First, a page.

He relayed the confirmation to Balbas, but the latter said that if he fired his cannons and mortars many people could get killed. Tadiar then told him to use his discretion. Accordingly, as the Marines would not like the innocent civilians killed, they never fired their weapons.
in fact, marcos did not cancel the kill-order until 3:30 a.m. of day 4, according to cecilio arillo in Breakaway (1986, page 108).
FORT BONIFACIO, 3:30 AM ► The Marines were jubilant over the news that Marcos had just cancelled his order for them to attack Camp Crame using mortars.
as for that marcos-ver exchange on live tv that same morning of day 3, and marcos’s alleged heroism, which i first read about in America’s Boy by James Hamilton Paterson, here’s an excerpt from my book review published in the inquirer in 1999:
In defense of his view that Ferdinand Marcos was a heroic, if tragic, figure in the time of EDSA, Paterson cites the “extraordinary” moment on live television when Marcos denied Fabian Ver permission to bomb the rebel camp that was then surrounded by human barricades. “To many of those who knew and worked with him,” Paterson writes, “this is still regarded as Marcos’s finest hour. It was the moment when, no matter what orders he might have given in the past in the name of expediency, he refused to give the instinctive datu’s command that would have translated into wholesale slaughter.”
How romantic of Paterson, and how naïve, to fall for Marcos’s palabas. In fact, that extraordinary exchange was pure sarsuela, a (failed) ploy to scare the people away from EDSA, and, incidentally, a response to Pope John Paul II’s plea for a non-violent resolution of the conflict, and to the US Congress’s threat to cut off all economic and military aid to the Philippines should violence break out.
In fact, Marcos and Ver had long gone ballistic and given the kill-order but the Marines, led by General Artemio Tadiar (at EDSA/Ortigas on Day 2) and Colonel Braulio Balbas (in Camp Aguinaldo on Day 3), kept defying these orders. When Marcos had that exchange with Ver on nationwide TV, he was just being his wily old self, making the best of a bad situation by pretending to be the good guy (look, ma, no bloodshed), hoping to fool Washington D.C. and the Vatican, if not the Filipino people, a little while longer.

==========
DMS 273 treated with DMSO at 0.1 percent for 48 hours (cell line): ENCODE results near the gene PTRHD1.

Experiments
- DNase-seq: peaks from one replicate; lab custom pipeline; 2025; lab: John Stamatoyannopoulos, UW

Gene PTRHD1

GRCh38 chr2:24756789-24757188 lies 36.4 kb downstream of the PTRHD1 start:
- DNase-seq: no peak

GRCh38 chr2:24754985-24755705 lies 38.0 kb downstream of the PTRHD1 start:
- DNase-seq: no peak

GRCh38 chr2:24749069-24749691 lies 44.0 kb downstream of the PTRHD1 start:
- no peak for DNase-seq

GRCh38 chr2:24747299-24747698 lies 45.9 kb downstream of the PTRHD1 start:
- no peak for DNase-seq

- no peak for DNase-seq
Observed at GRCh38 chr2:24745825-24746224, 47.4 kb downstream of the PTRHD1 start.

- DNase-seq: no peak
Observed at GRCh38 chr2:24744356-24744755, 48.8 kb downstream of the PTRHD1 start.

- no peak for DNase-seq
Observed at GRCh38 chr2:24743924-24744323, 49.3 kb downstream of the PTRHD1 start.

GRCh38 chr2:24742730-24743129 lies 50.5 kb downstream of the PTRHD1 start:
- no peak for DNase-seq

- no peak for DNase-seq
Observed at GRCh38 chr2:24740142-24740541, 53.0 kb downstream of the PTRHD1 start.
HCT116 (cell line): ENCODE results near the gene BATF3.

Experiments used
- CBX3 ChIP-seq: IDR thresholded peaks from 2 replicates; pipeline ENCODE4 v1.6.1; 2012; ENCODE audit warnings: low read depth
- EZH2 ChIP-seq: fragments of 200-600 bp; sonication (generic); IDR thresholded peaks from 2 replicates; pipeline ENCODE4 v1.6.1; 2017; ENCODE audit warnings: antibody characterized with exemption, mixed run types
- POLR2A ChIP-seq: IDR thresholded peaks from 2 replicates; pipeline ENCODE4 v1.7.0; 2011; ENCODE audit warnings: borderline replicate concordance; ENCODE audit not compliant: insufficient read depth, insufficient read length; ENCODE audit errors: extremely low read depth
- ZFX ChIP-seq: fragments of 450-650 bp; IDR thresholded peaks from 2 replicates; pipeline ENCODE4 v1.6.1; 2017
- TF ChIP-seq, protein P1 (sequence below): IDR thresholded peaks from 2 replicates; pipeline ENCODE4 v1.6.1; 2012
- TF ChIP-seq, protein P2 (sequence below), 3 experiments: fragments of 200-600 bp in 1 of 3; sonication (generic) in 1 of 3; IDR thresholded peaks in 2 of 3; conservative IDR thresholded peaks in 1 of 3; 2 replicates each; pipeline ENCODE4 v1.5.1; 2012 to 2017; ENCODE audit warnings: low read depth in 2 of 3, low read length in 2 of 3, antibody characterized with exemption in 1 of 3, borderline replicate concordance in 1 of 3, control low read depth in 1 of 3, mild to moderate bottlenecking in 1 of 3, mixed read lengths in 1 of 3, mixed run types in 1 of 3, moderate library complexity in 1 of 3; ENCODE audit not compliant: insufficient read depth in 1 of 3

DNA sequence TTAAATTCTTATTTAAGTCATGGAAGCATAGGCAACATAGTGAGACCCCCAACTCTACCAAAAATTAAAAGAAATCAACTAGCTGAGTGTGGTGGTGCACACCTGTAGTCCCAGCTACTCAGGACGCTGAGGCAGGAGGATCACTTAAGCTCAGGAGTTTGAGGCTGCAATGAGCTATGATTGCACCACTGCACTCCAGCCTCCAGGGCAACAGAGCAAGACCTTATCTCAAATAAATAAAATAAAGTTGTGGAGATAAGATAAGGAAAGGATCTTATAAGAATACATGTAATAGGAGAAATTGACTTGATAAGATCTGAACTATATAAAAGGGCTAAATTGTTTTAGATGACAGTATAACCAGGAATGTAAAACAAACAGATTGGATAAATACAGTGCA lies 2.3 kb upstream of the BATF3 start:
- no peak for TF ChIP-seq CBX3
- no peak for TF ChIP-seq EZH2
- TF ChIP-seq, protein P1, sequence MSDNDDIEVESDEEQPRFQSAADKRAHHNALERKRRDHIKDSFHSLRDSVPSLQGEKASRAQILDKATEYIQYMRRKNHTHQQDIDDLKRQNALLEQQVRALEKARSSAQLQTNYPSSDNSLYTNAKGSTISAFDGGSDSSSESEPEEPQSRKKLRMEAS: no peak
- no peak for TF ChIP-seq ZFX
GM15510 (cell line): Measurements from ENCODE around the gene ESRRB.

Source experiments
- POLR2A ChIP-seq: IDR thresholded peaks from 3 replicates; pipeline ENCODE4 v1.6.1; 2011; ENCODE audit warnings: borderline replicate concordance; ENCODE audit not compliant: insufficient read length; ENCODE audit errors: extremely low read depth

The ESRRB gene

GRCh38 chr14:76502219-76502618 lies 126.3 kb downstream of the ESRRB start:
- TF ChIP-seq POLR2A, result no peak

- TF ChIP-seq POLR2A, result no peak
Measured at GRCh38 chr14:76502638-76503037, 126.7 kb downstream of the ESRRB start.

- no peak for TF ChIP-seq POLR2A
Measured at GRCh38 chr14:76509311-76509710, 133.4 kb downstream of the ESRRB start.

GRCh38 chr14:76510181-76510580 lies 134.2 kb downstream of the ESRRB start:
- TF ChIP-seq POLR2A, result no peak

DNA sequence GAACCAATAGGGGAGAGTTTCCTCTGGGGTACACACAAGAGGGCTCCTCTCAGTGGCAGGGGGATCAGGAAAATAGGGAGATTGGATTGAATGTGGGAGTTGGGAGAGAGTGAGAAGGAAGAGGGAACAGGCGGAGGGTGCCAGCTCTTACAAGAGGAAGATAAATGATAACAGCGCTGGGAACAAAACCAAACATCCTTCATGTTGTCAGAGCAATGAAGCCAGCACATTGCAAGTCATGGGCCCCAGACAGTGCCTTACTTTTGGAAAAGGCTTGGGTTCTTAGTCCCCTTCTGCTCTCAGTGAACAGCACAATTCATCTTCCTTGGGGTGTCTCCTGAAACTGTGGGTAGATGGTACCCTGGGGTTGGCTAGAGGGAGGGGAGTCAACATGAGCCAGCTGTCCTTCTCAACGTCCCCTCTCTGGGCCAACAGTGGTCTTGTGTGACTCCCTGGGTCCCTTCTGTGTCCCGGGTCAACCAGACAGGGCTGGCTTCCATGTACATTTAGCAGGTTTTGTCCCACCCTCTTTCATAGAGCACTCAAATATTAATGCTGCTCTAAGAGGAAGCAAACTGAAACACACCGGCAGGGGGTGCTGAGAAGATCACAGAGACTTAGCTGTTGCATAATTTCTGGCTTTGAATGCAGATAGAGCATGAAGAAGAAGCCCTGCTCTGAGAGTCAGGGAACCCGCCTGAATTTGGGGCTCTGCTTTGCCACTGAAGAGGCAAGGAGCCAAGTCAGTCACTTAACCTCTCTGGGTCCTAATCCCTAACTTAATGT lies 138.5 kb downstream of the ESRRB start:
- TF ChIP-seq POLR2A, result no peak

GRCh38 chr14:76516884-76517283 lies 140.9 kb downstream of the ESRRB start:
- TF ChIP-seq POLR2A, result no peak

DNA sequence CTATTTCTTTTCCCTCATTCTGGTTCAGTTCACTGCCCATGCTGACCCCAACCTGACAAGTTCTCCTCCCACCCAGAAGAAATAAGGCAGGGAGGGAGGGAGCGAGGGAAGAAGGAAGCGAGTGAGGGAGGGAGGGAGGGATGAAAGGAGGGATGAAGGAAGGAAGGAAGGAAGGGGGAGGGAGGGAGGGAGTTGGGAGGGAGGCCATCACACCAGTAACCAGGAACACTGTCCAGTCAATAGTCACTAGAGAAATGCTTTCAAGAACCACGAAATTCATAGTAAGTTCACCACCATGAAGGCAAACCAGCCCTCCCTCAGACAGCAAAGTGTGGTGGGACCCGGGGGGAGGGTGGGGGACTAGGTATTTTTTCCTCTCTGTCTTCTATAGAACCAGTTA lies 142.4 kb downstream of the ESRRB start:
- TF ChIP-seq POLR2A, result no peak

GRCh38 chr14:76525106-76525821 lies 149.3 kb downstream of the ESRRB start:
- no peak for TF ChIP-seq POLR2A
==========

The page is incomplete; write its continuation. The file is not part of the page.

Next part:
i have no doubt that if balbas had followed orders and bombed camp crame, marcos would have blamed it on him and tadiar, using that televised exchange with ver as proof that he had given no orders to shoot.
fvr himself, in a 2006 blogpost by ellen tordesillas, can’t seem to decide whether or not marcos gave orders to fire. first he says
in the next breath he tells of balbas being given orders to fire at crame from aguinaldo.
In the case of Balbas, he got so many orders to fire, fire, fire. He kept delaying. He said, ‘Sir, there are so many many civilians. Sir, we do not have enough ammunition. He did not give the order to fire the artillery.”
balbas and tadiar were the unsung heroes of EDSA. every year i wonder why the media have never sought them out to tell their story. maybe because they were nevertheless regarded as loyalists, because they never defected to the rebel side and continued to protect, but not follow the orders of, the president? [Breakaway 89]
but wasn’t that infinitely more heroic than defecting and then hiding behind the skirts of nuns and other civilians?